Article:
Sarasota Officially A Congressional Battleground

Under The Hood

BY JACOB OGLES SRQ DAILY SATURDAY PERSPECTIVES EDITION SATURDAY OCT 12, 2019

Political observers in Sarasota learned something in the past 48 hours— namely that this area is about to host one of the most important political contests in all of Florida.

Anyone wondering if Margaret Good can upscale her fundraising powers to the federal got their answer. The Sarasota Democrat, who gained national prominent picking off Vern Buchanan’s son James in a 2018 special election, reported $450,000 in contributions to her Congressional campaign against Buchanan.  A day later, incumbent Rep. Vern Buchanan, R-Sarasota, announced he raised $356,000 in new contributions for the quarter.

Does this mean Good suddenly has the edge on Buchanan. Nope. It will take much more before it feels she can genuinely unseat a 14-year incumbent. But the state representative who already shocked the political world once has proven she will to put up a heck of a fight.

Once both candidates had numbers to announce, the spin cycle turned on high in Sarasota.

“It’s time to start the retirement clock,” said Good campaign manager Kevin Lata.

“Margaret is already advising her team to go negative,” responded Buchanan advisor Max Goodman. “Gotta love it.”

Obviously, Buchanan won’t just retire at news Good got more dollars than he did in a single quarter. As chairman of Florida’s Congressional delegation and one of the top Republicans on the powerful Ways and Means Committee, Buchanan has plenty of channels to turn to in Washington, D.C. Notably, he’s raised $1.35 million in total for 2020, most before he had an opponent. Good just got started.

Plus, Buchanan has already won over voters in the region seven times. Good won in a much smaller district twice in the same year. Buchanan on average won this Congressional district by about 20 percent, Good’s average victory in her House district is 4.5 percent, including a November victory of less than 1,200 votes.

Still, Buchanan cannot possibly feel comfortable about Good’s initial fundraising haul, especially when the political environment feels so chaotic and unpredictable.

The incumbent won against Democrat David Shapiro in 2018 by about 10 points. It was a blue wave election, but that wave seemed to miss Florida entirely. Maybe that will happen again in 2020. Local Republican leaders note the GOP gained registered voters statewide this year as Democrats saw a net loss.  But Rick Scott’s money seemed to shield all Republicans from a national fallout in 2018 and that won’t be in play this time.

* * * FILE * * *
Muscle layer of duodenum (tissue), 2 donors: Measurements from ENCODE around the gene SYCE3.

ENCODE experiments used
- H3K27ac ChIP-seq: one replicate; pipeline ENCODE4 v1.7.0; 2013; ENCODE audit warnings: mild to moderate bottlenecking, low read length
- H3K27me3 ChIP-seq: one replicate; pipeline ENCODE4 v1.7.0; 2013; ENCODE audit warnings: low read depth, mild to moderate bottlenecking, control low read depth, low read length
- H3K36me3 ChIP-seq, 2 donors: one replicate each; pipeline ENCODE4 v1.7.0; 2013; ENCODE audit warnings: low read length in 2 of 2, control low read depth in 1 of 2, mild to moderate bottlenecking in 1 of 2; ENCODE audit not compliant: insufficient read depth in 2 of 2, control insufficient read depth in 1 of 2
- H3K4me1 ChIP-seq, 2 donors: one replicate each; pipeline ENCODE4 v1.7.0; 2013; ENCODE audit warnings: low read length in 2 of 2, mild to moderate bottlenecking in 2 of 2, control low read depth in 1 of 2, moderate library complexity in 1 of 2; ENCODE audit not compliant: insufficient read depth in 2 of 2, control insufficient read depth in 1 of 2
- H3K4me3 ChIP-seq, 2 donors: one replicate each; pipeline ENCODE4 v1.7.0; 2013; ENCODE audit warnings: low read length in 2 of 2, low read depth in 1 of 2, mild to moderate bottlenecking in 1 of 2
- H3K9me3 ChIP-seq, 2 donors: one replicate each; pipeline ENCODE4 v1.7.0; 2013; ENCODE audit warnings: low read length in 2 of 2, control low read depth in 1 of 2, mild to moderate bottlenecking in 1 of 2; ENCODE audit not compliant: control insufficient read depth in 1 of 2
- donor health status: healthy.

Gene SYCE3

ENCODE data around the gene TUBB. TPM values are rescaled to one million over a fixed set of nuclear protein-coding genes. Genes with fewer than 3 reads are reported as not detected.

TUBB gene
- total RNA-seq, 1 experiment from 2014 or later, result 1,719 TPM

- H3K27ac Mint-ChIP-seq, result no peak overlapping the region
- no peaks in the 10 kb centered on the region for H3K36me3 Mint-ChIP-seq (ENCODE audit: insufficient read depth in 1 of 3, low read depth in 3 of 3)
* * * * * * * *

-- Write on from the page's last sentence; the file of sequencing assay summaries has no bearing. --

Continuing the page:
Instead, GOP candidates share the ballot with President Donald Trump, a wild card delivering endless uncertainty in political battlegrounds across America. It’s anyone’s guess if the president will lift or drag candidates in 2020. A single tweet these days has the power to rapidly alter public opinion of the entire GOP at any given minute.

Buchanan, of course, has history on his side in the district. He’s fended off well-funded opposition before (though maybe never as well funded as Good will be). This was a Trump district in 2016, so even if the President turns stomachs in Manhattan, voters here have happily voted MAGA before.

The big question will be if the events of the last couple days repeat themselves. Democrats from across the country called me the last few days expressing (or at least feigning) surprise Good actually got more money than Buchanan. Republicans say it’s going take more than a $100,000 edge over three months to turn a red district blue. Just basic math proves that’s true.

We’ll see in three months if this spooks Republicans into heavily supporting Buchanan or inspires Democrats to further prop up Good. Either way, Sarasota voters will have front row seats to a top tier race.

Jacob Ogles is contributing senior editor for SRQ Media Group.

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